... So why don't more members use them?"As with anything new, there is always a learning curve, so to have success with pre-set programs, members need to be persistent by using the machine and its pre-set programs regularly to get through the initial trial and error period," says Wilkins. "Once members get through this initial learning phase, they will then have the ability to release the program's true potential." Still, members' "lack of product knowledge" can, according to Wilkins, lengthen the learning process. "This is evident, as we see members struggle to get through the pre-set programs' step-by-step set-up process."
Wilkins explains: "Once a program is selected, the machine will ask for specific user information, such as weight, age, work level and time. The program asks these questions so that it can execute the program effectively based on the user's profile. A lot of the time, members will try to either bypass some of the questions, or they will enter inaccurate information to proceed through the set-up process faster to get the program started. Another common mistake occurs when members enter in their desired work level segment (speed, resistance level or heart rate zone), because the user typically doesn't know what level they should start with."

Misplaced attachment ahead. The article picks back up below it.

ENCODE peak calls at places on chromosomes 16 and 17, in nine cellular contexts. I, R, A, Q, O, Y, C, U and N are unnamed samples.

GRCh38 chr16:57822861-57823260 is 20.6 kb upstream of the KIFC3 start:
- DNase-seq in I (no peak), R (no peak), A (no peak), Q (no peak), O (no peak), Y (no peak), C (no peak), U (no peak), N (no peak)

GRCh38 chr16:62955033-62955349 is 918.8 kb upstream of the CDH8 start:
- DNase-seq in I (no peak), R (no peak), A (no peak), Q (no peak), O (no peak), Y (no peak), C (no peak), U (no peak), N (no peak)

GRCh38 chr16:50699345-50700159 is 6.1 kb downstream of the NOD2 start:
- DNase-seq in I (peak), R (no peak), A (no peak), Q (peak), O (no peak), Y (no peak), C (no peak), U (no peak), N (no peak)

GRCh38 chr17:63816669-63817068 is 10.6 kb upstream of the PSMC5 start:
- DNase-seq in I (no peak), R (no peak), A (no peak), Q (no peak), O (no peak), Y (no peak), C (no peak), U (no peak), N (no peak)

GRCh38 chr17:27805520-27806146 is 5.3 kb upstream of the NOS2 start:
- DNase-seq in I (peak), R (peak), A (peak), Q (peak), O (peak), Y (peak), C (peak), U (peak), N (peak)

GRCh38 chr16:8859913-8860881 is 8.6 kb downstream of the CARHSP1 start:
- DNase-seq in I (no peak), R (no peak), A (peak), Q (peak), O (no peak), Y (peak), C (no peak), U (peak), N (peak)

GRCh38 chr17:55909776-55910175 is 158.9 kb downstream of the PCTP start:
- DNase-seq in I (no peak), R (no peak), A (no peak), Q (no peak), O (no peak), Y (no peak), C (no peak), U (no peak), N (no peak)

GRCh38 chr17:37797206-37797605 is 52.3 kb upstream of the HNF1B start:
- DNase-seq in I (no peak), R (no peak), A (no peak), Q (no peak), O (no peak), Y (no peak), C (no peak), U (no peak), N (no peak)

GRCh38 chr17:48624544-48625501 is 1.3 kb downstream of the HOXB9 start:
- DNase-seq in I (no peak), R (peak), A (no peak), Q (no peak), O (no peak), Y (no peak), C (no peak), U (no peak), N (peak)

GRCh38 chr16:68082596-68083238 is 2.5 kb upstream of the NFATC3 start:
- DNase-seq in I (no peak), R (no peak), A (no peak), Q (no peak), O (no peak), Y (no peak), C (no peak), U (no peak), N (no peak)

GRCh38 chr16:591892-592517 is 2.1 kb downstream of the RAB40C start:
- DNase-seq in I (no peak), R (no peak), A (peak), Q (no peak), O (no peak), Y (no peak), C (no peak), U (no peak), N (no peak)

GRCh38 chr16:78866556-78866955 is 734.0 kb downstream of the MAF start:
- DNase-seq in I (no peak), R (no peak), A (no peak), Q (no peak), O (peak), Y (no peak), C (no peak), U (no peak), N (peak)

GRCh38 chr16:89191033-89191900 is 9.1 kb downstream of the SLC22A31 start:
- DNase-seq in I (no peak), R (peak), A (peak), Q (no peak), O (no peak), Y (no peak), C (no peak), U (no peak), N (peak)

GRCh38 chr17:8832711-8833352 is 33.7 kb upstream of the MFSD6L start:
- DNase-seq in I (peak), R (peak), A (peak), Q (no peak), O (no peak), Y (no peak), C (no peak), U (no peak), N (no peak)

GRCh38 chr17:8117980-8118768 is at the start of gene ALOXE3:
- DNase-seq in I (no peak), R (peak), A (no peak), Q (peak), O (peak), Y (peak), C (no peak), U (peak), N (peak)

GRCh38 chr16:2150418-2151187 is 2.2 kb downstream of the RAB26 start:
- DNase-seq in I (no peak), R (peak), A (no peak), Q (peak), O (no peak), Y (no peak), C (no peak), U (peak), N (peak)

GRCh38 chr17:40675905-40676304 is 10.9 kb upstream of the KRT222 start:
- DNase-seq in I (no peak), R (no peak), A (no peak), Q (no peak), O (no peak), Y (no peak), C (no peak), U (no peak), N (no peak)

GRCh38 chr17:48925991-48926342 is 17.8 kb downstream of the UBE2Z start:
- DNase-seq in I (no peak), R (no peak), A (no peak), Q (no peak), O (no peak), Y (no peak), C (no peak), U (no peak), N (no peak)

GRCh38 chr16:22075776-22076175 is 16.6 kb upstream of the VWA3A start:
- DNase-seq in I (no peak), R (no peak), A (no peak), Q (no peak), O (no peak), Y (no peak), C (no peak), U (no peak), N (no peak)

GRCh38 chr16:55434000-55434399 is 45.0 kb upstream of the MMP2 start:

Thanks to this trial and error process, and resulting moments of confusion, there are some other common mistakes members make when selecting a pre-defined cardio program.